if only I’d known: successful people set goals
We often hear stories of people who have found success in various forms who’ll tell you they happened upon it somewhat serendipitously. The lazy within us hopes this might one day happen to us. But like all joyful brushes with fate, only a handful of us can lay claim to serendipitous success; the rest of us have to make our own success through hard work because, as Alex loves to remind Gigi, you’re the rule not the freaking exception.
I’m not big on New Year’s resolutions. In fact I usually consider New Year’s resolutions a one-way ticket to Failureville, precisely because everybody fails within the first 30 days and spends the next 11 months resolving to try harder next year. However lots of people use the coming of a new year to set new goals and I understand why. A new year can be a fresh start and an often-welcome one at that. What better time to resolve a new you than on the day we part with old calendars and suspend new ones above our pristinely cleaned desks.
Despite my dismissal of New Year’s resolutions I am an avid believer in the long established tradition of goal setting. A couple of years ago when I met Australia’s theatrical sweetheart Lucy Durack, after a performance of the world famous Wicked, she in passing mentioned that the part of Ga-Linda or Glinda, the Good Witch for the uninitiated, was something she had long ‘put out there’. If you were fortunate enough to catch the show while in Australia, it’s hard to imagine another playing the part of the Good Witch – she just seems so perfect for the role. The same can be said for many other women who fill their current professional, personal and spiritual roles with what appears to be a natural ease. Success comes in many forms and not all of it is professional. Regardless of the kinds of goals you’re setting, below are some golden nuggets of wisdom I’ve forcefully stolen or kindly been offered over the years that have proven valuable.
1. Make sure the goal is something you actually want: This advice was given to me by my aunt in reference to relationships but makes sense for all pursuits. Checking in with yourself each step of the way is a great way to ensure you don’t end up in the rigorous pursuit of something “just because”.
2. Name the dream and write it down: I was once a little awkward about my own dreams and instead of writing them and sticking them above my workspace I used to write them very clearly in a book in either calligraphy or pastels/charcoal. I kept the book hidden under my bed and would pull it out any time I was in need of inspiration. Articulating the goal is an important step in achieving it.
3. Find a mentor: There’s little more terrifying than embarking on a journey and having no damn clue where you’re going. Identifying others who have been successful in a similar field of endeavor and surrounding yourself with those people will not only make you feel as if you belong but also gives you a network of people who’ve been there, done that to go to for advice and inspiration.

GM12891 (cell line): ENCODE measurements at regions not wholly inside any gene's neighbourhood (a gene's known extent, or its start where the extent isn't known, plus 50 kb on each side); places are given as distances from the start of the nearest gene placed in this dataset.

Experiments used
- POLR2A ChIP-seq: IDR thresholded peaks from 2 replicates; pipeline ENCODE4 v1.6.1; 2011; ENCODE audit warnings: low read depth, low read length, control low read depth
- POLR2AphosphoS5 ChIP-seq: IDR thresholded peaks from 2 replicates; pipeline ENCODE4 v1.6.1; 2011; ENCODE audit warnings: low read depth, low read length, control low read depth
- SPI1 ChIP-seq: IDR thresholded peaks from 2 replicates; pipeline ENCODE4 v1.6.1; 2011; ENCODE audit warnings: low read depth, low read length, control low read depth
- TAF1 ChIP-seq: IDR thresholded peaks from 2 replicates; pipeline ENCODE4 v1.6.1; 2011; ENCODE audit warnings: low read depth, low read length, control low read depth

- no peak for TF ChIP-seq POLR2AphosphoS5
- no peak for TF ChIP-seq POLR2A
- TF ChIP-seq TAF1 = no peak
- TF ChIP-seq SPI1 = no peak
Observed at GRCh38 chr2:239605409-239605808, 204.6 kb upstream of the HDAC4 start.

4. Break the ultimate goal into smaller goals: I’m a check-list addict and there’s nothing more rewarding and motivating than ticking off a bunch of small tasks that bring you closer to the end goal. The momentum gained by completing the littler tasks will see you bulldoze through to the end.
5. Set realistic deadlines: Don’t set yourself up for disappointment by trying to do too much too soon. This I learnt from a dear friend of mine who also happens to be treading the path to Doctorate Hell. Set achievable goals and you’ll avoid spending Sundays in the black abyss of failure, by hanging at the beach instead.
6. Keep it in perspective: There’s nothing more inspiring than someone who can remain focused despite painstaking setbacks but there’s nothing more annoying than someone who becomes so consumed by their goals they lose sight of the important things. Professional success for example is great but what’s the point of being successful and maybe even wealthy if you have nobody to share it with or poor health? Reaching an important milestone is made all that much sweeter by the presence of loved ones – there’s little point in neglecting these relationships to deterioration to build your small empire.
7. Do it: Once you’ve set the goals, found a mentor and planned your way to success there’s the minor task of no longer talking about it but actually doing the hard work. It’s tough but the other stuff is pretty much useless without this.
8. Be flexible: No matter how meticulous the planning, sometimes things will go wrong. Take it in your stride and reassess your goals, tweaking things as necessary.
9. Enjoy the journey: I did the module “Journeys” for the HSC and the whole ‘it’s the journey not the destination that matters’ mantra still hasn’t left me. It’s rarely where you end up that makes the difference, but what you did to get yourself there that counts.
Here’s to 2013, may it be better than the last year, spent in the presence of good company and in the indulgence of good food. May we all find joy and peace in the little things and find it in ourselves to love regardless of what comes our way.
Happy New Year!(Image credit)